Game 1, Wizards at Hawks — Washington Waves White Flag in Atlanta | Wizards Blog Truth About

Game 1, Wizards at Hawks — Washington Waves White Flag in Atlanta

Updated: October 28, 2016

TAI’s highlights from each Washington Wizards game. Now: Wizards at Hawks, Game 1, October 27, 2016, via Adam Rubin (@LedellsPlace).

If you only watched the first half of Washington’s season opener, I envy you. You probably went to sleep with visions of Markieff Morris midrange jumpers, Bradley Beal hesitation moves and John Wall dimes dancing through your head. Granted, your dreams might also have been haunted by Dwight Howard offensive rebounds.

Washington and Atlanta played a relatively even first half. That is to say, both teams were equally disjointed and took turns going on mini-runs followed by mini-droughts. The halftime statistics were a little misleading.


Washington shot 47 percent with 16 assists and held Atlanta to 39 percent shooting. However, it is the final stat on the list that gives you the clearest picture: Washington was destroyed on the glass, giving up 12 offensive rebounds. The Hawks were able to score 57 points on sub-40 percent shooting because they scored 15 second-chance points.

Washington did a better job on the offensive boards in the second half, but that is partly because Atlanta did not miss nearly as many shots.

The cold, unforgiving play-by-play shows that the game was lost in the fourth quarter when Atlanta went on a 24-4 run over a seven-minute stretch beginning with 10:40 remaining in the game. That is correct, in a clinical sense. But Washington’s collapse was so much more than a chronological list of missed jumpers, bad passes and Atlanta 3-pointers.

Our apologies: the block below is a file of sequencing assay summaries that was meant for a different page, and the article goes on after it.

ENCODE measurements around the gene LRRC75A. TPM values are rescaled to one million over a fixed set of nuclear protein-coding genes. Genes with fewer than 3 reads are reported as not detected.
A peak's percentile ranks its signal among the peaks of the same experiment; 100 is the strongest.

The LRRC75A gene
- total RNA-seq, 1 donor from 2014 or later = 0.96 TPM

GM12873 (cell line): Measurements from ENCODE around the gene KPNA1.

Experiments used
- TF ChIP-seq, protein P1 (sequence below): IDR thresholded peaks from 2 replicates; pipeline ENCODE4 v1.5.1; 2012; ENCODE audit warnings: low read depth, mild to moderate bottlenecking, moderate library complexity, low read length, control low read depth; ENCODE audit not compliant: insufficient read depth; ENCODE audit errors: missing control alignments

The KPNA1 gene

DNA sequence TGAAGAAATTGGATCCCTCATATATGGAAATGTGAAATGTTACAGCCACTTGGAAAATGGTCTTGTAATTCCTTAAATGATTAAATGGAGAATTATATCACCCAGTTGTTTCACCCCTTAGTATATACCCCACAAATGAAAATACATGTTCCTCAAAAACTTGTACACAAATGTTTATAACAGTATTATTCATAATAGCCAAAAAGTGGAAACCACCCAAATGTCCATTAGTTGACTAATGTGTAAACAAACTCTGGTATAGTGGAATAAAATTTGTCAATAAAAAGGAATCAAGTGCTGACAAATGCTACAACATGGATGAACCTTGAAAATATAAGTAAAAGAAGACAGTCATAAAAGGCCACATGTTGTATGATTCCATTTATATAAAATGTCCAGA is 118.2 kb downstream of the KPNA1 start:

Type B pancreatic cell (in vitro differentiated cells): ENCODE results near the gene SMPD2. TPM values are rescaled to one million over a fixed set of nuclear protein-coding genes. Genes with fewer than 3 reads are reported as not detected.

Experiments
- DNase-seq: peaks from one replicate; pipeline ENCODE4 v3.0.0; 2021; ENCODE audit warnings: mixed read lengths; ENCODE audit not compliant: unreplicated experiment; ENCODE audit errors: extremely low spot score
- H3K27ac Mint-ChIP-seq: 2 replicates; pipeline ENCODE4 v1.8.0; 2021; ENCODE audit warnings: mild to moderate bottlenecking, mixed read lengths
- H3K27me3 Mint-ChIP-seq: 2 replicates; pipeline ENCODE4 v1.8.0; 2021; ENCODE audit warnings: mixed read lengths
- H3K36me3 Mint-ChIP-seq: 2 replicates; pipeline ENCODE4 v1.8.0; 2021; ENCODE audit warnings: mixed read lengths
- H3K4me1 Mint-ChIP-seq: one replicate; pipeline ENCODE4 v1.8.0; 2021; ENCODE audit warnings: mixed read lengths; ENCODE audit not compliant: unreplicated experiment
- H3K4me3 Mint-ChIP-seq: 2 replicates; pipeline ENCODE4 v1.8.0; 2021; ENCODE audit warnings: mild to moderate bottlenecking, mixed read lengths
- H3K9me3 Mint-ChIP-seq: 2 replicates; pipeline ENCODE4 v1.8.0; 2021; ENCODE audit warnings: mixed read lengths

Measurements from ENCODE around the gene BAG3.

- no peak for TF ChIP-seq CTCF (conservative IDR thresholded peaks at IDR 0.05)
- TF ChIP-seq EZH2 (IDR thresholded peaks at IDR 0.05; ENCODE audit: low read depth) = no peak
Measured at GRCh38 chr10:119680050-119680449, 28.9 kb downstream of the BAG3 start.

If you only read the transcript of the game, you would have no idea if Atlanta’s 3-pointers were hotly contested (they weren’t), if Washington’s turnovers were self-inflicted (they were), or if Washington’s starters gave up well before the game was decided (they did).

It is the last point that is so disappointing. Washington was only 40 minutes into the 2016-17 NBA season and they were already walking back on defense, shrugging their shoulders after blown defensive assignments and lazily contesting jumpers.

For those who require visual proof with their recaps, here you go:

Take that in for a second. Washington, the team that was so excited to start a new season under Scott Brooks, quit in the first game of the year. And Beal, one of the main offenders, seemed to know it. How is that even possible?

The optimists will point out that this was just the first game of a long 82 game season. That’s certainly true. This game will no more doom the Wizards’ season than a victory against Memphis on Sunday will save it. But it is also true that the only games we can evaluate are the ones that have been played. And this one was not good.